Overestimate or Underestimate?

While trying to provide estimate for a new requirement / project, it is always an enigma whether to overestimate the requirement and face the risk of not getting the project or underestimating the requirement to get the project.

My thoughts, don’t intentionally underestimate (to get the work). The outcome and the penalty for underestimation is more severe than the result / outcome for overestimation.

From project management view, the biggest outcomes of intentionally underestimating requirements are:

  • Reduced effectiveness of project plans
  • Reduced chance of on-time completion
  • Losses involved in terms of cost
  • Disturbed Client relations or lack of Client satisfaction
  • Loss of overall goodwill

Time spent on proper estimating helps in:

  • Recognizing a mismatch between the requirement / project’s business target and a requirement / project’s estimate
  • Gives you chance to justify (to the client) the cost of the project (why is it on the higher / lower side?)
  • Assessing valuable risk information that the project might not be successful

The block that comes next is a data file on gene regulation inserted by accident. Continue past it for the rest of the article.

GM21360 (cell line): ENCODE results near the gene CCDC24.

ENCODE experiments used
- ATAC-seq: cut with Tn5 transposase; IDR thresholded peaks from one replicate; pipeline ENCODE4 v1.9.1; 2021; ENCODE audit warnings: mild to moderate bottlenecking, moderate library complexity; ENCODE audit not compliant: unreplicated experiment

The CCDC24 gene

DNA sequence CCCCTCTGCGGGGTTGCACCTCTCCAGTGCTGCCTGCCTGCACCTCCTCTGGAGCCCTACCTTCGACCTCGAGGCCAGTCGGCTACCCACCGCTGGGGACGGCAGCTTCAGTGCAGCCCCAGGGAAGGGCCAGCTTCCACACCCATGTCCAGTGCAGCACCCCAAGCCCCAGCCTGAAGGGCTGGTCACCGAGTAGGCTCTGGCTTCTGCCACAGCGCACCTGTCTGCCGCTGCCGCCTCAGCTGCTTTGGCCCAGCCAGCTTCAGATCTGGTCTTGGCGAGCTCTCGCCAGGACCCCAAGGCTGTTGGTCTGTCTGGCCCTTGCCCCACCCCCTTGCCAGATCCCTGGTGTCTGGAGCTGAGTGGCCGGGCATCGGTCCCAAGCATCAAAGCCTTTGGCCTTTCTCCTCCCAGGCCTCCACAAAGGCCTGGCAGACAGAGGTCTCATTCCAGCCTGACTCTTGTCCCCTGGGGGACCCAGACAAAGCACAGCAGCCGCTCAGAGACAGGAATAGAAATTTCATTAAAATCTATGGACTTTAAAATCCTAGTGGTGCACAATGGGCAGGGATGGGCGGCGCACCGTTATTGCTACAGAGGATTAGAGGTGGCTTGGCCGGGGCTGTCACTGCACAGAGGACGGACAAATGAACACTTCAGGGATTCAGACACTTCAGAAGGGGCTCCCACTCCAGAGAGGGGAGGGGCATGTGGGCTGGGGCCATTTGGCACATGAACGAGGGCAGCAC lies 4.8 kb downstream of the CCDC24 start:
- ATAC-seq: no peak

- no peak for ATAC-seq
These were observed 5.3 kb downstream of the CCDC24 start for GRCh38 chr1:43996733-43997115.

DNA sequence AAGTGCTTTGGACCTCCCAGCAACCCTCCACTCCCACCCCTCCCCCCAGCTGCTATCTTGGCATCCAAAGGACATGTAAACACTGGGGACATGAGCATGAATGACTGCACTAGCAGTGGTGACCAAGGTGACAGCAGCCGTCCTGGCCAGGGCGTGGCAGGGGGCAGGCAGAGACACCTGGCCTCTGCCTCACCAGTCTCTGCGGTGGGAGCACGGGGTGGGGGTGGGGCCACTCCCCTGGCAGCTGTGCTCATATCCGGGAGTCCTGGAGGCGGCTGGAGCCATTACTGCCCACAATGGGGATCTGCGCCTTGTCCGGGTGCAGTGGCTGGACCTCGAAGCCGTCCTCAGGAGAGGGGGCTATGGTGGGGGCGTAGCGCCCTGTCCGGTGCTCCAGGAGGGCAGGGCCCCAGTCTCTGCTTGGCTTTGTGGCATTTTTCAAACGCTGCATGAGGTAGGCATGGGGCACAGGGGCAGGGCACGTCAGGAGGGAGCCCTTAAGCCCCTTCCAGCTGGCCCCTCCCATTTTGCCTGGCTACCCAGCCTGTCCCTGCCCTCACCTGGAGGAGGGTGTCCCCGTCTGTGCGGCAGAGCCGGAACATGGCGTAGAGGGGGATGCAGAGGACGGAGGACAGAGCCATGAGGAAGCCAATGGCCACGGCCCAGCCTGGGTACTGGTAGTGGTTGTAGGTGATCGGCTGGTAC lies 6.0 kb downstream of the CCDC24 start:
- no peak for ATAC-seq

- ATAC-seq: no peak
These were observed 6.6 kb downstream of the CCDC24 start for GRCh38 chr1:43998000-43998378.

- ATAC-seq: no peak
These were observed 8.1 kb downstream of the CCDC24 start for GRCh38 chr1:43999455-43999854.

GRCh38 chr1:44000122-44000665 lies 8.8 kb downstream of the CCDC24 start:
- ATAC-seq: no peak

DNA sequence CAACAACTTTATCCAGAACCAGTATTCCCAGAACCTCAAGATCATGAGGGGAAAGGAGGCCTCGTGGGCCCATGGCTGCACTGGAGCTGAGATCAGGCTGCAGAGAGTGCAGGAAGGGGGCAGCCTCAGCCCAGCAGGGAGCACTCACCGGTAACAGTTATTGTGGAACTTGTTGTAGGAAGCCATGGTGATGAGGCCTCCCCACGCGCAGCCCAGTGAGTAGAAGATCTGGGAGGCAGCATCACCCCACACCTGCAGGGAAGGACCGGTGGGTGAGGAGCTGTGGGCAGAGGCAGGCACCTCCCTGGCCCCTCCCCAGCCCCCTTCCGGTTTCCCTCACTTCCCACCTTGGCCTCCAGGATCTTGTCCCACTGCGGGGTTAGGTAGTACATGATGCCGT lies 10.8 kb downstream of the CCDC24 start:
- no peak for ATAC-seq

• Take corrective action early, when it can do some good

It also helps the over all project with:

  • Improved status visibility
  • Higher quality
  • Increased credibility for the development / support team (and of course the company)
  • Clarity on various risks involved (at various stage)

The ideal goal should be to address concerns about overestimation through proper planning and control, not by biasing your estimates (just to make the client happy initially) . Quiet a few project managers don’t like spending time on proper planning and estimate and most of them do not have a standard method to do so….

Quote of the day:
God is not dead but alive and well and working on a much less ambitious project. – Anonymous


December 21, 2007 · Rahul Desai · No Comments
Posted in: Project Management, Software Engineering

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